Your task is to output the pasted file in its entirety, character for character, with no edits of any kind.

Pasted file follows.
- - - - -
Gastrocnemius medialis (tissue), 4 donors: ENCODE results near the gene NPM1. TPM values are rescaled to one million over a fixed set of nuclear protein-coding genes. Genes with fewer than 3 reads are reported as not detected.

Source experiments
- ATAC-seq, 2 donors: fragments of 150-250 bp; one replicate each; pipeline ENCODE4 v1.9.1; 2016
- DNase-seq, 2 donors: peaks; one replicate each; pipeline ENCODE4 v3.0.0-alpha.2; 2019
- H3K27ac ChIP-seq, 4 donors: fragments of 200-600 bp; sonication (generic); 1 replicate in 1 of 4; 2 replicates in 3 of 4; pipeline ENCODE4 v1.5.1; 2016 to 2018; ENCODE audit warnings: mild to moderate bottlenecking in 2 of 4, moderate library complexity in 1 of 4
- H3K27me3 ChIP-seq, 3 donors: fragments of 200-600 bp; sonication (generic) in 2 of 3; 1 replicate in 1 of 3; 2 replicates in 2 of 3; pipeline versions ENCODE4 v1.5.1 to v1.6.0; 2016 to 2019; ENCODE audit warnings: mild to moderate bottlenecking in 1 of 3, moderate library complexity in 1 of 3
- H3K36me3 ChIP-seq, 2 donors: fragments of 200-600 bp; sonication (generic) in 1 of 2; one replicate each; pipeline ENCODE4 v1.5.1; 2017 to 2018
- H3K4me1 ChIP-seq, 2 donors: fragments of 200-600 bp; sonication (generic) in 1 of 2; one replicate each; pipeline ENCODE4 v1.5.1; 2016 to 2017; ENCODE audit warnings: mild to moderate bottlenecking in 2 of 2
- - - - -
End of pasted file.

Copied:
Gastrocnemius medialis (tissue), 4 donors: ENCODE results near the gene NPM1. TPM values are rescaled to one million over a fixed set of nuclear protein-coding genes. Genes with fewer than 3 reads are reported as not detected.

Source experiments
- ATAC-seq, 2 donors: fragments of 150-250 bp; one replicate each; pipeline ENCODE4 v1.9.1; 2016
- DNase-seq, 2 donors: peaks; one replicate each; pipeline ENCODE4 v3.0.0-alpha.2; 2019
- H3K27ac ChIP-seq, 4 donors: fragments of 200-600 bp; sonication (generic); 1 replicate in 1 of 4; 2 replicates in 3 of 4; pipeline ENCODE4 v1.5.1; 2016 to 2018; ENCODE audit warnings: mild to moderate bottlenecking in 2 of 4, moderate library complexity in 1 of 4
- H3K27me3 ChIP-seq, 3 donors: fragments of 200-600 bp; sonication (generic) in 2 of 3; 1 replicate in 1 of 3; 2 replicates in 2 of 3; pipeline versions ENCODE4 v1.5.1 to v1.6.0; 2016 to 2019; ENCODE audit warnings: mild to moderate bottlenecking in 1 of 3, moderate library complexity in 1 of 3
- H3K36me3 ChIP-seq, 2 donors: fragments of 200-600 bp; sonication (generic) in 1 of 2; one replicate each; pipeline ENCODE4 v1.5.1; 2017 to 2018
- H3K4me1 ChIP-seq, 2 donors: fragments of 200-600 bp; sonication (generic) in 1 of 2; one replicate each; pipeline ENCODE4 v1.5.1; 2016 to 2017; ENCODE audit warnings: mild to moderate bottlenecking in 2 of 2